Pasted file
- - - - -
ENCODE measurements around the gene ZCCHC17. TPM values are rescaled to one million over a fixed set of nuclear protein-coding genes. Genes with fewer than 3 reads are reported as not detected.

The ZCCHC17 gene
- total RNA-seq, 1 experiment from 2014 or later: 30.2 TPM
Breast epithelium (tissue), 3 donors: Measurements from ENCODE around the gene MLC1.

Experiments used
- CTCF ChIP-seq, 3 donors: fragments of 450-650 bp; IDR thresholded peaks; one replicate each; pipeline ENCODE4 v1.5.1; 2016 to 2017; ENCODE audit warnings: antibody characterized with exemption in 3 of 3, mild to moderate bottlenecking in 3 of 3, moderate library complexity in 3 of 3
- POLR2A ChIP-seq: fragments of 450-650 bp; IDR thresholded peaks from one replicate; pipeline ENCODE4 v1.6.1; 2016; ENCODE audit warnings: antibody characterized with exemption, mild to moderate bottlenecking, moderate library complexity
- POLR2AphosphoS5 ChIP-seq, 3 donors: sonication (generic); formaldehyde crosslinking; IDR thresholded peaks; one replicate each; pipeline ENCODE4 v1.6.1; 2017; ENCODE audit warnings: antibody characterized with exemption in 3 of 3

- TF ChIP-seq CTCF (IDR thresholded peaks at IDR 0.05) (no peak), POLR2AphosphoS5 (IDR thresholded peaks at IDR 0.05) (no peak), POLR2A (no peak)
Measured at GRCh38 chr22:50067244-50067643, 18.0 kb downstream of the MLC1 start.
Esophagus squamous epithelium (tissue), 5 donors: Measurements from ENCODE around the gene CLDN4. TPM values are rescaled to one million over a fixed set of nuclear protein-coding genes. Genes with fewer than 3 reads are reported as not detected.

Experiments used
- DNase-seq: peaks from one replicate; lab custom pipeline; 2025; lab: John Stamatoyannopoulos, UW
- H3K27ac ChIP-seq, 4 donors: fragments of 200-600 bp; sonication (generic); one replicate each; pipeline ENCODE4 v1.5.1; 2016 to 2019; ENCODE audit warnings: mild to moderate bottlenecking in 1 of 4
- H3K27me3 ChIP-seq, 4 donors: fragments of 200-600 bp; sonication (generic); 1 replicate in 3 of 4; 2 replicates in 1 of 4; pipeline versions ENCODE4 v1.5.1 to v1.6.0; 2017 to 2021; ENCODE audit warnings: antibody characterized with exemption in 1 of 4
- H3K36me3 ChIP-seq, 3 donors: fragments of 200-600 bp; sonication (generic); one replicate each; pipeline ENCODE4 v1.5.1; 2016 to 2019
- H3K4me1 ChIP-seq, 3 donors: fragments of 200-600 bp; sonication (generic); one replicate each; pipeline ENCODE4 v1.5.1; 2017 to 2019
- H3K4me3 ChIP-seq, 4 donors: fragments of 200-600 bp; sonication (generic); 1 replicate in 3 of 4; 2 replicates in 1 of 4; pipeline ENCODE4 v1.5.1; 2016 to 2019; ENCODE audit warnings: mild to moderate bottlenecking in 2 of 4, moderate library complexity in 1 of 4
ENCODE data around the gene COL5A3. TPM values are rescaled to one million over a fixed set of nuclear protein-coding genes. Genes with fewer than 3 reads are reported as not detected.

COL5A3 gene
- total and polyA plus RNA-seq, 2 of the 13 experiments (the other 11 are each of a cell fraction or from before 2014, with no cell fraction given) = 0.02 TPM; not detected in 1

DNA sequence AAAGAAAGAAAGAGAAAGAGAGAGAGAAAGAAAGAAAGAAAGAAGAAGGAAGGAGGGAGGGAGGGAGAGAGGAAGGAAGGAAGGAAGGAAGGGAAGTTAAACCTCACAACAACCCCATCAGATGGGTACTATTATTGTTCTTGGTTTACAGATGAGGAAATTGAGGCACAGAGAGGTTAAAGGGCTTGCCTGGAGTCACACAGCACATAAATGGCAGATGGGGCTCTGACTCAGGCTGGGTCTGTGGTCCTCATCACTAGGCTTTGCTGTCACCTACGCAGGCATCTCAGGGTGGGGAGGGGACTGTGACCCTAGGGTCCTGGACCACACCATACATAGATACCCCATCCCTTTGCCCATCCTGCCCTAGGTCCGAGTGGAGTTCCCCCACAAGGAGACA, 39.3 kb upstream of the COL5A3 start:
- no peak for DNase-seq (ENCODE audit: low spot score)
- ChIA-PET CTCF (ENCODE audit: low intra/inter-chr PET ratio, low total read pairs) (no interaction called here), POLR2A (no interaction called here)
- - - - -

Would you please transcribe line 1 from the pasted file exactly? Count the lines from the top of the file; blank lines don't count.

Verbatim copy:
ENCODE measurements around the gene ZCCHC17. TPM values are rescaled to one million over a fixed set of nuclear protein-coding genes. Genes with fewer than 3 reads are reported as not detected.